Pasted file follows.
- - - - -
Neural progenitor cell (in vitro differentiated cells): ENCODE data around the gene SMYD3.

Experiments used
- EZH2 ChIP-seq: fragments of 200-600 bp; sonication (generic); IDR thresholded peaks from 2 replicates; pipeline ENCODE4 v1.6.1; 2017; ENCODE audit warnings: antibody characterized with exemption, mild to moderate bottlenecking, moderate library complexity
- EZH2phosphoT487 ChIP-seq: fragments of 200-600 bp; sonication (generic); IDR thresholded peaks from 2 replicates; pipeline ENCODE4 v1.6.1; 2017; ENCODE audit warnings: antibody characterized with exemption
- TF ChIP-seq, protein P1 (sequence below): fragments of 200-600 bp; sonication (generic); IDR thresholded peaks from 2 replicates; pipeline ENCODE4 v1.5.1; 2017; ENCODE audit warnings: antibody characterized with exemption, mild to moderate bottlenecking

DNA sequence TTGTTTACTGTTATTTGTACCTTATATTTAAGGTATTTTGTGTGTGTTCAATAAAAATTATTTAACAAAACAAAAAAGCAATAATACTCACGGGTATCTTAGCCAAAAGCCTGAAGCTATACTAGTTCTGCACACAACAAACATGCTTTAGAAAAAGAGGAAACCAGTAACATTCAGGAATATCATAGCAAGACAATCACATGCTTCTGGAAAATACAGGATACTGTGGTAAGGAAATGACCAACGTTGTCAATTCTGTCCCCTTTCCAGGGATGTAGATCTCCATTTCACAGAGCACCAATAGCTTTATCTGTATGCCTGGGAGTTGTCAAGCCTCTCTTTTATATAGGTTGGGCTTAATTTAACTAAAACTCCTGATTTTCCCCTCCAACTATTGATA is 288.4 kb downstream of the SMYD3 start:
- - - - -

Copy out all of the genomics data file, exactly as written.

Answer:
Neural progenitor cell (in vitro differentiated cells): ENCODE data around the gene SMYD3.

Experiments used
- EZH2 ChIP-seq: fragments of 200-600 bp; sonication (generic); IDR thresholded peaks from 2 replicates; pipeline ENCODE4 v1.6.1; 2017; ENCODE audit warnings: antibody characterized with exemption, mild to moderate bottlenecking, moderate library complexity
- EZH2phosphoT487 ChIP-seq: fragments of 200-600 bp; sonication (generic); IDR thresholded peaks from 2 replicates; pipeline ENCODE4 v1.6.1; 2017; ENCODE audit warnings: antibody characterized with exemption
- TF ChIP-seq, protein P1 (sequence below): fragments of 200-600 bp; sonication (generic); IDR thresholded peaks from 2 replicates; pipeline ENCODE4 v1.5.1; 2017; ENCODE audit warnings: antibody characterized with exemption, mild to moderate bottlenecking

DNA sequence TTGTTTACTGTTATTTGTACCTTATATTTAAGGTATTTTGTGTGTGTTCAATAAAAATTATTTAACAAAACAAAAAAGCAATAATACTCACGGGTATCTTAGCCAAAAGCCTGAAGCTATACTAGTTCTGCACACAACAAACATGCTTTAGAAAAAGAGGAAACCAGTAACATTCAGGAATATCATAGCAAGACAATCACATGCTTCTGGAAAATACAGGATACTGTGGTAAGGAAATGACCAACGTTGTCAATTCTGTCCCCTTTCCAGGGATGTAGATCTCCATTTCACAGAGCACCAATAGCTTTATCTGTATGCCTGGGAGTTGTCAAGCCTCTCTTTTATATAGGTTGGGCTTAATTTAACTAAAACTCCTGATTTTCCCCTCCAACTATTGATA is 288.4 kb downstream of the SMYD3 start: